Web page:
We get a lot of questions around what to expect when it comes to Design Sprints. Some clients have studied up on design thinking methodology and maybe even flipped through the O’Reilly book on Design Sprints, while others have only heard the name in passing. In this episode of The Dirt, Fresh Tilled Soil strategists C. Todd Lombardo and Jill Starett discuss what to expect when it comes to Design Sprints, and what organizations can do to prepare in order to get the most out of them.
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Here is a summary of a few things we do to help our clients understand what they are getting into and what they can do to prepare.
- It always helps to know what a Design Sprint is. We approach it as a flexible design framework broken out into 5 stages: Understand, Diverge, Converge, Prototype, and Test. It’s customizable to each client’s specific needs and walks a team through the process of diagnosing a crucial problem to be solved, identifying many possible solutions, and then zeroing in on the best concept to test with users.
- The purpose of the Design Sprint is to get answers to a set of vital questions, not to produce the prototype for the next version of your solution. We joke that the prototype gets set on fire at the end of the Design Sprint. Learnings tend to be qualitative (not quantitative) and focus on perceived value (not functional feasibility). Design Sprints are not a substitute for usability testing and should come much earlier in the process.
- Big (sometimes scary) problems / ideas are best for running through a Design Sprint. Low-risk ideas with high confidence usually don’t need the attention and structure that a Design Sprint provides.
- Bring a diverse group of people into the room. Make sure you’re pulling in people from all levels across your organization. Employees from support and sales teams that talk with customers and prospects every day often have the best context and insights to share. We like to aim for 4-8 participants per design sprint but have done sprints with anywhere from 2-30 people.
- One of the most frequent questions we hear is, “do you really need 5 days?” YES. We know it’s tough to carve out the time but doing so allows for teams to really focus and go deep on critical areas. Five days may sound like a high price to pay, so let’s give you an example of the time you could save: a client told us recently that it would have taken a year for her team to get as far as they did in a one-week Design Sprint.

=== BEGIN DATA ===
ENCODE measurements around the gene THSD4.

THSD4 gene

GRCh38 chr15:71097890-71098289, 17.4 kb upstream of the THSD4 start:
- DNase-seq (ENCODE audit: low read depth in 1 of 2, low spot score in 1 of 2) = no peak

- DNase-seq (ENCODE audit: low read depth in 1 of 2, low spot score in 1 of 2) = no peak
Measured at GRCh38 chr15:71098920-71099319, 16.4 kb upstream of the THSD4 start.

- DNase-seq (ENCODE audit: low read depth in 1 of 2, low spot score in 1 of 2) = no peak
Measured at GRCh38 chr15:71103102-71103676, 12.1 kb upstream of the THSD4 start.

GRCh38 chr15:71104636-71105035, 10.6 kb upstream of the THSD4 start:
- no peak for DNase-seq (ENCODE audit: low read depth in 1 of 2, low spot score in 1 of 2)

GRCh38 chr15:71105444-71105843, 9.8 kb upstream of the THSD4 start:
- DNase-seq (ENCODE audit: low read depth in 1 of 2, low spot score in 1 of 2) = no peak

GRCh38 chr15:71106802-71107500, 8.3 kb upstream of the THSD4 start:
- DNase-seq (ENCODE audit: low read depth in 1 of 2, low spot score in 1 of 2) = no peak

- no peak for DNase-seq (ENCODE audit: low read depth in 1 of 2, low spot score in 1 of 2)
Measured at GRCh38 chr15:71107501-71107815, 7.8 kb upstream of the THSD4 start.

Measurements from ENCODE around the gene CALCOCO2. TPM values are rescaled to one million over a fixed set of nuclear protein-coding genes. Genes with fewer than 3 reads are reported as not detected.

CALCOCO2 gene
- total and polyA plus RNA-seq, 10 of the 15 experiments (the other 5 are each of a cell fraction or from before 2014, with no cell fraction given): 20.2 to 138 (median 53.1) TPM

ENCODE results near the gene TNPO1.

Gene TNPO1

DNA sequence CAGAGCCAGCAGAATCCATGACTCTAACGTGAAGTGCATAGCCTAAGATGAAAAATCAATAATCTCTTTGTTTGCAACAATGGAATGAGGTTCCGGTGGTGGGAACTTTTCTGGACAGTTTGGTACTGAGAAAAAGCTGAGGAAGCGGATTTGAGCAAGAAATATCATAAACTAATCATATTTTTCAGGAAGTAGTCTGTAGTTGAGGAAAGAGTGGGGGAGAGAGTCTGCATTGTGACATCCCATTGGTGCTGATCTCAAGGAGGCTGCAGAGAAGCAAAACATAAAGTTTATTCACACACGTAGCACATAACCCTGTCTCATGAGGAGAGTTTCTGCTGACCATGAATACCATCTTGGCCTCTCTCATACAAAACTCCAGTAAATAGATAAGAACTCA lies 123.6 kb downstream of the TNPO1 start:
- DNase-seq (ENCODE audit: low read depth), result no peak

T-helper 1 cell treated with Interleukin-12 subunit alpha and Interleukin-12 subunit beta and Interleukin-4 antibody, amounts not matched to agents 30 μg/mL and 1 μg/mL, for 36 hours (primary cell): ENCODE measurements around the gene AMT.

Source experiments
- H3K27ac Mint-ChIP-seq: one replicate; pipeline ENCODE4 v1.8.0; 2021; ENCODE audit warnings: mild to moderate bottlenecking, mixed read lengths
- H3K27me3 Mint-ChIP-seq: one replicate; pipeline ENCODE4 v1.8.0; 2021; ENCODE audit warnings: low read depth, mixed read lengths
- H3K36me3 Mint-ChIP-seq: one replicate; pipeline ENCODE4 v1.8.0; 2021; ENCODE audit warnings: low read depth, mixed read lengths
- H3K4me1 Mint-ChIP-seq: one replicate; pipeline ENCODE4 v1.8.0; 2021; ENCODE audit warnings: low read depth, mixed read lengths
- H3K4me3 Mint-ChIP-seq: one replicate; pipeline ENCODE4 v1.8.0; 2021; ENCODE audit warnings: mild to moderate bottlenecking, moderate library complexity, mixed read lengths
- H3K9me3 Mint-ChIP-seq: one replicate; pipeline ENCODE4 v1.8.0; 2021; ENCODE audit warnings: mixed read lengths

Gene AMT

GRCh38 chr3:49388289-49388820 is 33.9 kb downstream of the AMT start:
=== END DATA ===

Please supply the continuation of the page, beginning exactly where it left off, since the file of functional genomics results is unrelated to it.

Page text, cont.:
- Assemble and distribute an agenda. It doesn’t have to be detailed to the minute but it’s a good idea to give people a sense of what they’re going to be doing each day. We like to run design sprints from 10am to 4pm with a 30 minute lunch break. This gives participants time to catch up on emails and check in with their teams. Stay tuned: we’ll be sharing an agenda template next week.
- Do some pre-sprint research before you jump into the first day. We recommend conducting a handful of interviews with current or prospective users to better understand what their pain points and motivators might be. A little bit of secondary research doesn’t hurt either. The goal is to set the stage for participants without overloading them with too much data.
- Prepare your space. A big room with plenty of whiteboards and windows is always a plus. We recommend, if possible, securing a location off site and away from the daily grind. You’ll also want to stock up on supplies (you can never have too many sticky notes!). Here’s our go-to list.
- Hungry people do not concentrate well. Make sure you’ve got some snacks for participants to munch on. Proper hydration is also important. This is a sprint after all.
- Have a plan for what comes next following the Design Sprint. Participants get pretty invested in their ideas and want to know what the next relay of the course looks like after the sprint is over.
- BONUS TIP! Get participants in the groove by incorporating music into your design sprint. Music keeps the energy up, gets the creative juices flowing, and is a good mechanism for crowd control. Here are a few of our favorite Spotify playlists: electronic beats, soundtracks, and salsa.
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